We often interview veteran freelancers for the wisdom they can offer, though recently we’ve talked to a few freelancing rookies to see their fire and energy. This time, we’re getting both.
Today we talk with Bianca Welds. A veteran in the tech space, she started using WordPress back in 2005. More recently she started freelancing with L’Attitude Studios, on top of her full-time job. Bianca currently lives in Kingston, Jamaica.
“I’ve been very selective about who I work with, which helps to ensure greater success in the projects I do implement.” -Bianca Welds
We talked about shifting to freelancing, creating the right systems, and making it easy for clients.
How did you get started in freelancing?
I’ve been using WordPress for my personal websites since 2005. As blogging grew in Jamaica, I found myself helping other people with setup and migrations, but I was largely doing it as a “friend service.” In 2014, I decided to properly set up a side business focusing on WordPress and ideally working with creative businesses. I’ve been in and out of the technology field for my whole career so it’s not a shift so much as continuing to remain in a tech space that I find interesting.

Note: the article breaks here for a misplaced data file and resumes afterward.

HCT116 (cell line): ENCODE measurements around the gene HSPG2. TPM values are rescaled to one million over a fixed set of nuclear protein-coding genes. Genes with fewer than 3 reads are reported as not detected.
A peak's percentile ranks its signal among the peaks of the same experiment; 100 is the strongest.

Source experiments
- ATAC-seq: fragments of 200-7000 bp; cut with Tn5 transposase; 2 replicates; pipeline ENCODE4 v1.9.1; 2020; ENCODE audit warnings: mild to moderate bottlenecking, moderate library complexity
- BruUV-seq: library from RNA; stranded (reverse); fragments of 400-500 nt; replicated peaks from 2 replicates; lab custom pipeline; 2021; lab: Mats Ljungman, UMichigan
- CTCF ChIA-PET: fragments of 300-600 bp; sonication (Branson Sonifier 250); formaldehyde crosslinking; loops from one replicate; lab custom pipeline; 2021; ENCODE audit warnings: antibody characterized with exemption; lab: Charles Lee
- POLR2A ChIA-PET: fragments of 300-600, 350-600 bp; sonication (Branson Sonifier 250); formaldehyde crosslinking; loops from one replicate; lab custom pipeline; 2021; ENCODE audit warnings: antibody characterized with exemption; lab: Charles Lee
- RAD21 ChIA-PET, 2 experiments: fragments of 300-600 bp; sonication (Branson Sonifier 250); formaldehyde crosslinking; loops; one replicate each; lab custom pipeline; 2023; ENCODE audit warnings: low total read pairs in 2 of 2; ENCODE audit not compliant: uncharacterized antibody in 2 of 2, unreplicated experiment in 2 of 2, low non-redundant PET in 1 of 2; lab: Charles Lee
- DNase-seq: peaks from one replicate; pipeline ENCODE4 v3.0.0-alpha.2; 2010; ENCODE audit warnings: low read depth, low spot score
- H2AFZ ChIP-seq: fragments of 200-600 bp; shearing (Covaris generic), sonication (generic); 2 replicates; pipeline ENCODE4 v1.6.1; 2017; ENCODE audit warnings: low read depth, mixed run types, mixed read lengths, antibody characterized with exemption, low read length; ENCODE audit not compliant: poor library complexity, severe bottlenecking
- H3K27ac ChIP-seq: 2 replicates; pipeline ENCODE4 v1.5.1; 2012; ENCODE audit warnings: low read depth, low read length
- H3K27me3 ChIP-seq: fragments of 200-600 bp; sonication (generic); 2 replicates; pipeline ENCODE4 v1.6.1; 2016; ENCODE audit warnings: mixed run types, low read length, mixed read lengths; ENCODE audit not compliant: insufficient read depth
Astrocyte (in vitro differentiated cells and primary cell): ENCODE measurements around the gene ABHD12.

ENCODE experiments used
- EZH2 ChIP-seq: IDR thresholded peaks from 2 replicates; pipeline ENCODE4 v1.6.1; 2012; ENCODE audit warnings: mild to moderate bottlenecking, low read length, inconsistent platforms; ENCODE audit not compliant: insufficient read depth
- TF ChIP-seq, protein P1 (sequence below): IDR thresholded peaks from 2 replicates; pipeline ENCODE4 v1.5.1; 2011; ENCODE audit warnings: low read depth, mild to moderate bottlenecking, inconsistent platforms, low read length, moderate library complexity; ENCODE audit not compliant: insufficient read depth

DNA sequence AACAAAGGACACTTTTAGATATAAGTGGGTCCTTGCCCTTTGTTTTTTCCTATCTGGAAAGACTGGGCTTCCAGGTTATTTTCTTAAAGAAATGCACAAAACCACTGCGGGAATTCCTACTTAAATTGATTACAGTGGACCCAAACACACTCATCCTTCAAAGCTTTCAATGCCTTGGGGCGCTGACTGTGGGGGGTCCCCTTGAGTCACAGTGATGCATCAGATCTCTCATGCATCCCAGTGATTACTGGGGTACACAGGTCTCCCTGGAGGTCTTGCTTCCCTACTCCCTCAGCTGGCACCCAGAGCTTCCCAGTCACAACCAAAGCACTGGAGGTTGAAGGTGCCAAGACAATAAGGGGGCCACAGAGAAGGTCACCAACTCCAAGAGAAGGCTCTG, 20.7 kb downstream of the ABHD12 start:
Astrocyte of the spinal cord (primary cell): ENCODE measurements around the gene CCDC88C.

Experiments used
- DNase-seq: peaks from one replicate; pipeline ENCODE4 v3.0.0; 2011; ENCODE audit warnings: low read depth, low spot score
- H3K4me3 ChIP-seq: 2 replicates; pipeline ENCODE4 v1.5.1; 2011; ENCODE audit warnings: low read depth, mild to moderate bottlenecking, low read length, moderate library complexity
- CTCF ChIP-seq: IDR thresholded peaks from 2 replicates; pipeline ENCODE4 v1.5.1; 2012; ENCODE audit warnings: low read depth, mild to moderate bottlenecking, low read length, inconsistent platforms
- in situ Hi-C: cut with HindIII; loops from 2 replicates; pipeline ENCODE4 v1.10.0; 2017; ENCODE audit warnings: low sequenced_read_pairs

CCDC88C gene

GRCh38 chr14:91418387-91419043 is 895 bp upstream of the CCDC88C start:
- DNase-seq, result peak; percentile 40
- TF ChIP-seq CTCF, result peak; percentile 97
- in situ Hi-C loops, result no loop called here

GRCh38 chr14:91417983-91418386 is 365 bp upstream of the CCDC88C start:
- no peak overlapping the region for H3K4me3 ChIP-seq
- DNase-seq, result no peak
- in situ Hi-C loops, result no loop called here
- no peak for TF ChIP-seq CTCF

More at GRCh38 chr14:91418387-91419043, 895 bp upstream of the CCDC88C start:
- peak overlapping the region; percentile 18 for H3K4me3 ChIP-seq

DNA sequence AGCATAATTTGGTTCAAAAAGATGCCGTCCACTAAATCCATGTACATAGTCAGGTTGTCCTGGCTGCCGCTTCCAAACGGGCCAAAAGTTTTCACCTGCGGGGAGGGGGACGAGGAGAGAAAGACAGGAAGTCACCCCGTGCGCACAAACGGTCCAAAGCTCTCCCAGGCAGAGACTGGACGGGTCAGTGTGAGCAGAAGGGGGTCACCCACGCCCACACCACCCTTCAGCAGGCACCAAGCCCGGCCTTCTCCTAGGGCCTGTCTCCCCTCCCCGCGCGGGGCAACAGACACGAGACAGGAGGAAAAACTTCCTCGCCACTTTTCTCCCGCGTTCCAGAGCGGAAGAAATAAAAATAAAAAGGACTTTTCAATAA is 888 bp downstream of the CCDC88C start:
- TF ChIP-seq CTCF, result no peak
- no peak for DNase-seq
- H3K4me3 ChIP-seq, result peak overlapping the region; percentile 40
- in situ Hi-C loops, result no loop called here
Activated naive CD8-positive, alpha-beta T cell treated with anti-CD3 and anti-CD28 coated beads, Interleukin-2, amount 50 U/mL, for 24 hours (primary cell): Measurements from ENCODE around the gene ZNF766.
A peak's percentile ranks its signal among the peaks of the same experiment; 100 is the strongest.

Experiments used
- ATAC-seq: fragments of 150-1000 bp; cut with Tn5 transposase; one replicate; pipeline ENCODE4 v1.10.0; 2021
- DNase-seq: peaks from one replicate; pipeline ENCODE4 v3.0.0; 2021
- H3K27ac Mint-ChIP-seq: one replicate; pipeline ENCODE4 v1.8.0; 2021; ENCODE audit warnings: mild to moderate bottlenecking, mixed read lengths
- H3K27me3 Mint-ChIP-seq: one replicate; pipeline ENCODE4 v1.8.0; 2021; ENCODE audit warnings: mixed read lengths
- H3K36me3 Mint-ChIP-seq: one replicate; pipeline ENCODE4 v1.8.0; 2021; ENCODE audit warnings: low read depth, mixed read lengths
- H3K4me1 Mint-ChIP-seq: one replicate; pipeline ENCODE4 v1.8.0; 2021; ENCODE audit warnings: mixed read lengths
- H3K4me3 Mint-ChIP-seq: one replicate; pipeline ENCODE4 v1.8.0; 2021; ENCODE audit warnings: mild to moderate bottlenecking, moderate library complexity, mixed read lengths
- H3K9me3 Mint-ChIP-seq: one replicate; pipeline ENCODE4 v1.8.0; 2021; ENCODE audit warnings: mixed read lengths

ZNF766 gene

What’s been the most important contributor to your early success?
Not sure I’d say early success, given the length of my journey and I’ve not dedicated myself full time to freelancing at this point. But what success I have had has come from the professional approach I have taken, which was largely defined by my participation in Troy Dean’s WP Elevation program two years ago. I continue to use the systems and structures that he outlined in dealing with clients. I’ve also been very selective about who I work with, which helps to ensure greater success in the projects I do implement.
Where do you think you need to improve as a new freelancer?
I need to get much better at marketing my business and attracting new clients. In part, because I’ve been doing it part time, I’ve not put a lot of effort into doing much on that front. The plan was to use content marketing as a pull, but that of course takes time to do it well.
What advice do you have for veteran freelancers? What are veterans overlooking or missing that you notice as a relative newcomer?
Make it easy for your prospective clients. The biggest competition is often DIY website builders because of the ease of getting started. Clients who need more still want the process of working with a freelancer to be easy, so don’t make them have to think too hard to get their project done.